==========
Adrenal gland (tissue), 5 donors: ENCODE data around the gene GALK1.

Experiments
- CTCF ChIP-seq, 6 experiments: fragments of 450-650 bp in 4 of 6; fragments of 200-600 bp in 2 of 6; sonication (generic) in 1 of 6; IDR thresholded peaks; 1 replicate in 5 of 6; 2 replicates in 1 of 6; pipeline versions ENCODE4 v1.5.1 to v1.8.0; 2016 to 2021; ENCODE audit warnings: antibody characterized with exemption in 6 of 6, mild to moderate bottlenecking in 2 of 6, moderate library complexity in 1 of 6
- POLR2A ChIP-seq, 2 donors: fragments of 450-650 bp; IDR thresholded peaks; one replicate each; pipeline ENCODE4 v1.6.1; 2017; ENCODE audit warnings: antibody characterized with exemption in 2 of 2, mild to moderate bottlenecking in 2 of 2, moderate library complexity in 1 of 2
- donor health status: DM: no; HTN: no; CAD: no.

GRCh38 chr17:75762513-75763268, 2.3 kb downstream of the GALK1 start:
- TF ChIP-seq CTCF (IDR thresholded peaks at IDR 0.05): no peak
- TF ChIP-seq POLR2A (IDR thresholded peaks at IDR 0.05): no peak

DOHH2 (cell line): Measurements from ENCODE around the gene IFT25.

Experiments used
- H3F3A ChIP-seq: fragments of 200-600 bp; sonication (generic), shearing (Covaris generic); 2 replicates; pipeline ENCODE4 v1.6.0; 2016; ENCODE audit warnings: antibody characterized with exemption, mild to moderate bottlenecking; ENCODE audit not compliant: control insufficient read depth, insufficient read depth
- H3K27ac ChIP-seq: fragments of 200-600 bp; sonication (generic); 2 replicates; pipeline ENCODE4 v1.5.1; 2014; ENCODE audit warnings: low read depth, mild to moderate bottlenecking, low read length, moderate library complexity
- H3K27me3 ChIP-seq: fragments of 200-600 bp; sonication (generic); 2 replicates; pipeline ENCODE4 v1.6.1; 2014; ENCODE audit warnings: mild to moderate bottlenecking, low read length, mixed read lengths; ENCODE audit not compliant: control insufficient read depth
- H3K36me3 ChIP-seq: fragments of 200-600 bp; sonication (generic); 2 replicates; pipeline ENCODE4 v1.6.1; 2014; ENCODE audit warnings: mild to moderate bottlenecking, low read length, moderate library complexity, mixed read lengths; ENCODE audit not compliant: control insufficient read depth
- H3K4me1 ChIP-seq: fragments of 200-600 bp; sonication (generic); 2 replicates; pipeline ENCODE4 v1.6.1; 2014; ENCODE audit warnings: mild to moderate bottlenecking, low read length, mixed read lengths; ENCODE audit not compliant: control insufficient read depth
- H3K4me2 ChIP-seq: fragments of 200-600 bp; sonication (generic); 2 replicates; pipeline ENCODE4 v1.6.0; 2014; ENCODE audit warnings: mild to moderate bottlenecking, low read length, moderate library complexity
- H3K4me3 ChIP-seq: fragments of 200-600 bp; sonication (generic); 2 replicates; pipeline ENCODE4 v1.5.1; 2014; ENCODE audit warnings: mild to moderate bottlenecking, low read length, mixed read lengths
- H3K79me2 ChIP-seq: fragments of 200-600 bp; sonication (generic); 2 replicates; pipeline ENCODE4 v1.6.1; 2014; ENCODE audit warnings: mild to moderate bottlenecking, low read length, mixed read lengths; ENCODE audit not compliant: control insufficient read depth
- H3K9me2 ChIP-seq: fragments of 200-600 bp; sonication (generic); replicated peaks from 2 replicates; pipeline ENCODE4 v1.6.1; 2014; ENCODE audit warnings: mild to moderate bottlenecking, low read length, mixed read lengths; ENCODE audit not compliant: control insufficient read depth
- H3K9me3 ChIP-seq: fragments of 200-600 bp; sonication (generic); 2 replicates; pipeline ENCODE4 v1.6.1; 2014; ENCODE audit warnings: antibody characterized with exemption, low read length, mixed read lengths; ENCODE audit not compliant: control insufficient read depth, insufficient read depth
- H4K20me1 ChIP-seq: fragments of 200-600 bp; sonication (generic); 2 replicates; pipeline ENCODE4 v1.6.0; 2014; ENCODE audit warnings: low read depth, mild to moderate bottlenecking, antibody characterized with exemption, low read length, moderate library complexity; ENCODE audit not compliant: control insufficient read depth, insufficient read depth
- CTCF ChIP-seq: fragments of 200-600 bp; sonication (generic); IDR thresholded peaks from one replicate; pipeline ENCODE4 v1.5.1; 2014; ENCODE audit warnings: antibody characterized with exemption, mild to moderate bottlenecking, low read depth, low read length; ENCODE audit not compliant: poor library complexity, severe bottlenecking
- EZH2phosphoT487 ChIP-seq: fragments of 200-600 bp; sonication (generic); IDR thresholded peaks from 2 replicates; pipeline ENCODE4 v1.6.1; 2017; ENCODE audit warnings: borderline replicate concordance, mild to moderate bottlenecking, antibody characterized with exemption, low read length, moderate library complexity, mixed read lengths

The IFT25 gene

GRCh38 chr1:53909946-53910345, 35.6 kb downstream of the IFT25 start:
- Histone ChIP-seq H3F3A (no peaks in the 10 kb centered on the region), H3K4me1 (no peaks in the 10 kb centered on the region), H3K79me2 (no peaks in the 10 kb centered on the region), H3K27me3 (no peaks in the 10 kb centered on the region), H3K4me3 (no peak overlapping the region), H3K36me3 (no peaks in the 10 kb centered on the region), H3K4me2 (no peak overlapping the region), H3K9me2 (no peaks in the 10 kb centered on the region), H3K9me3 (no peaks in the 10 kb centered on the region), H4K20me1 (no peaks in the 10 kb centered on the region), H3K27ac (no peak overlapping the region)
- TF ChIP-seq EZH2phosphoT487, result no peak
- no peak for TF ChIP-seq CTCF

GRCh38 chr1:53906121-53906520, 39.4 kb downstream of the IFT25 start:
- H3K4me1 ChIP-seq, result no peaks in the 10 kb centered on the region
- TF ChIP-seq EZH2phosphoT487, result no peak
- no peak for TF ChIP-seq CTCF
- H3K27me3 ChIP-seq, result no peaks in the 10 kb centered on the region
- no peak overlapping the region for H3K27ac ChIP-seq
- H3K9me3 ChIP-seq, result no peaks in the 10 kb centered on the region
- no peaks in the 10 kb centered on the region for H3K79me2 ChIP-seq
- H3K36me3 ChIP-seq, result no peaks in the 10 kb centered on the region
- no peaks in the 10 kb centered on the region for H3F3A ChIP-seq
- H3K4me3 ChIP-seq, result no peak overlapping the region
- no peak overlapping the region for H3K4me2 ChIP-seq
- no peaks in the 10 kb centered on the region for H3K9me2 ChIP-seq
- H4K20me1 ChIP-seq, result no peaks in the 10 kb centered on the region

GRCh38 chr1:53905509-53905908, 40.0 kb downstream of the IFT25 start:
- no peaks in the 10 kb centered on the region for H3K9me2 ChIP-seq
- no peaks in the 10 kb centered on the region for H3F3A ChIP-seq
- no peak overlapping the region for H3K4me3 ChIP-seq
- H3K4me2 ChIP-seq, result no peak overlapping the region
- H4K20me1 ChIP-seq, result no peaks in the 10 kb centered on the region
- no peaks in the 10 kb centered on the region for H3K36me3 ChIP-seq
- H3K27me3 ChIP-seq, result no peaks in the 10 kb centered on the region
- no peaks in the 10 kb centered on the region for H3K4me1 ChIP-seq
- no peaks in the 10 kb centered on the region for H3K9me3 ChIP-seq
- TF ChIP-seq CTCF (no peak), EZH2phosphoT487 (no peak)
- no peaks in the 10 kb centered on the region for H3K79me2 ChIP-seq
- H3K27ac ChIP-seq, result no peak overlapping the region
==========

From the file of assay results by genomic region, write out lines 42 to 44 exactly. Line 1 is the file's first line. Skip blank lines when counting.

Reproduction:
- H4K20me1 ChIP-seq, result no peaks in the 10 kb centered on the region

GRCh38 chr1:53905509-53905908, 40.0 kb downstream of the IFT25 start:
- no peaks in the 10 kb centered on the region for H3K9me2 ChIP-seq